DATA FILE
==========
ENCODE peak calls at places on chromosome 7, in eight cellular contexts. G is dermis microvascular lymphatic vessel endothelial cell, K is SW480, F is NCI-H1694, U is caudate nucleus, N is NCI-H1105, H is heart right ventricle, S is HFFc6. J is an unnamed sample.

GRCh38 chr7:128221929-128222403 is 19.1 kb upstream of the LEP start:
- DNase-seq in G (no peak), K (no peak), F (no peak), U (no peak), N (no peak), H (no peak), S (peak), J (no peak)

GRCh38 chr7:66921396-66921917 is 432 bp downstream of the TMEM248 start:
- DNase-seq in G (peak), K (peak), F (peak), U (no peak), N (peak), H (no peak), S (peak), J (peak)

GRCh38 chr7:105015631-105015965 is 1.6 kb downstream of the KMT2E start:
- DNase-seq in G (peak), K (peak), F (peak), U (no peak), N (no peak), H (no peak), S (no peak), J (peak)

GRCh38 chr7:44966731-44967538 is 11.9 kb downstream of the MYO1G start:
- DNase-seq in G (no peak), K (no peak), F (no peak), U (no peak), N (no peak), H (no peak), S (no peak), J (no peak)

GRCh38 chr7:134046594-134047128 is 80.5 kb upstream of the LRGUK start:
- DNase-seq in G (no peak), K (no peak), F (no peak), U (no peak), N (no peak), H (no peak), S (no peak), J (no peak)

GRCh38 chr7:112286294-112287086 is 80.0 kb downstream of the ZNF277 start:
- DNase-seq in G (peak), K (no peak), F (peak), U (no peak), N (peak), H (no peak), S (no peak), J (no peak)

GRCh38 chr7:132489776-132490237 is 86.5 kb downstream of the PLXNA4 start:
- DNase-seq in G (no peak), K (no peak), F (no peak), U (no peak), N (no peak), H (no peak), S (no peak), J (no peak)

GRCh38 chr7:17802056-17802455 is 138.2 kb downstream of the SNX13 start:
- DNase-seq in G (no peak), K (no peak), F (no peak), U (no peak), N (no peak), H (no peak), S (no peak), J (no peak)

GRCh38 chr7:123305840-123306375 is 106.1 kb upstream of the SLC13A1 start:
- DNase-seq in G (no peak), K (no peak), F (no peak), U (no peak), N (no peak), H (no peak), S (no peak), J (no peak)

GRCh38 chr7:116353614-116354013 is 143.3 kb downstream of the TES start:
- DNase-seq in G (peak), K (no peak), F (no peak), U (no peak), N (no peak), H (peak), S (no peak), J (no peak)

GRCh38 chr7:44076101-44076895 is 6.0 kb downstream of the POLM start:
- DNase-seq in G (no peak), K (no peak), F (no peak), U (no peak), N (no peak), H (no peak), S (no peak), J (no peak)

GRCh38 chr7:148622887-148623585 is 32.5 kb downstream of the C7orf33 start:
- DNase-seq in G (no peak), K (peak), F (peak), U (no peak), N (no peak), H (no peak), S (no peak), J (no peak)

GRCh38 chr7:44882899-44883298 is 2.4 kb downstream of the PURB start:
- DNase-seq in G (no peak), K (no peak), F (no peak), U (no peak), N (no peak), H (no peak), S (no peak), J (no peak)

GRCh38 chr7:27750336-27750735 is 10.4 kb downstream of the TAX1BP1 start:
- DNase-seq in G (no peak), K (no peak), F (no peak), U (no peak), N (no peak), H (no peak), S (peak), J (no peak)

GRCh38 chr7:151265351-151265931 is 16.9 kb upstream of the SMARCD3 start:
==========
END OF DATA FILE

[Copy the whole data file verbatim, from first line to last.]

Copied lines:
ENCODE peak calls at places on chromosome 7, in eight cellular contexts. G is dermis microvascular lymphatic vessel endothelial cell, K is SW480, F is NCI-H1694, U is caudate nucleus, N is NCI-H1105, H is heart right ventricle, S is HFFc6. J is an unnamed sample.

GRCh38 chr7:128221929-128222403 is 19.1 kb upstream of the LEP start:
- DNase-seq in G (no peak), K (no peak), F (no peak), U (no peak), N (no peak), H (no peak), S (peak), J (no peak)

GRCh38 chr7:66921396-66921917 is 432 bp downstream of the TMEM248 start:
- DNase-seq in G (peak), K (peak), F (peak), U (no peak), N (peak), H (no peak), S (peak), J (peak)

GRCh38 chr7:105015631-105015965 is 1.6 kb downstream of the KMT2E start:
- DNase-seq in G (peak), K (peak), F (peak), U (no peak), N (no peak), H (no peak), S (no peak), J (peak)

GRCh38 chr7:44966731-44967538 is 11.9 kb downstream of the MYO1G start:
- DNase-seq in G (no peak), K (no peak), F (no peak), U (no peak), N (no peak), H (no peak), S (no peak), J (no peak)

GRCh38 chr7:134046594-134047128 is 80.5 kb upstream of the LRGUK start:
- DNase-seq in G (no peak), K (no peak), F (no peak), U (no peak), N (no peak), H (no peak), S (no peak), J (no peak)

GRCh38 chr7:112286294-112287086 is 80.0 kb downstream of the ZNF277 start:
- DNase-seq in G (peak), K (no peak), F (peak), U (no peak), N (peak), H (no peak), S (no peak), J (no peak)

GRCh38 chr7:132489776-132490237 is 86.5 kb downstream of the PLXNA4 start:
- DNase-seq in G (no peak), K (no peak), F (no peak), U (no peak), N (no peak), H (no peak), S (no peak), J (no peak)

GRCh38 chr7:17802056-17802455 is 138.2 kb downstream of the SNX13 start:
- DNase-seq in G (no peak), K (no peak), F (no peak), U (no peak), N (no peak), H (no peak), S (no peak), J (no peak)

GRCh38 chr7:123305840-123306375 is 106.1 kb upstream of the SLC13A1 start:
- DNase-seq in G (no peak), K (no peak), F (no peak), U (no peak), N (no peak), H (no peak), S (no peak), J (no peak)

GRCh38 chr7:116353614-116354013 is 143.3 kb downstream of the TES start:
- DNase-seq in G (peak), K (no peak), F (no peak), U (no peak), N (no peak), H (peak), S (no peak), J (no peak)

GRCh38 chr7:44076101-44076895 is 6.0 kb downstream of the POLM start:
- DNase-seq in G (no peak), K (no peak), F (no peak), U (no peak), N (no peak), H (no peak), S (no peak), J (no peak)

GRCh38 chr7:148622887-148623585 is 32.5 kb downstream of the C7orf33 start:
- DNase-seq in G (no peak), K (peak), F (peak), U (no peak), N (no peak), H (no peak), S (no peak), J (no peak)

GRCh38 chr7:44882899-44883298 is 2.4 kb downstream of the PURB start:
- DNase-seq in G (no peak), K (no peak), F (no peak), U (no peak), N (no peak), H (no peak), S (no peak), J (no peak)

GRCh38 chr7:27750336-27750735 is 10.4 kb downstream of the TAX1BP1 start:
- DNase-seq in G (no peak), K (no peak), F (no peak), U (no peak), N (no peak), H (no peak), S (peak), J (no peak)

GRCh38 chr7:151265351-151265931 is 16.9 kb upstream of the SMARCD3 start: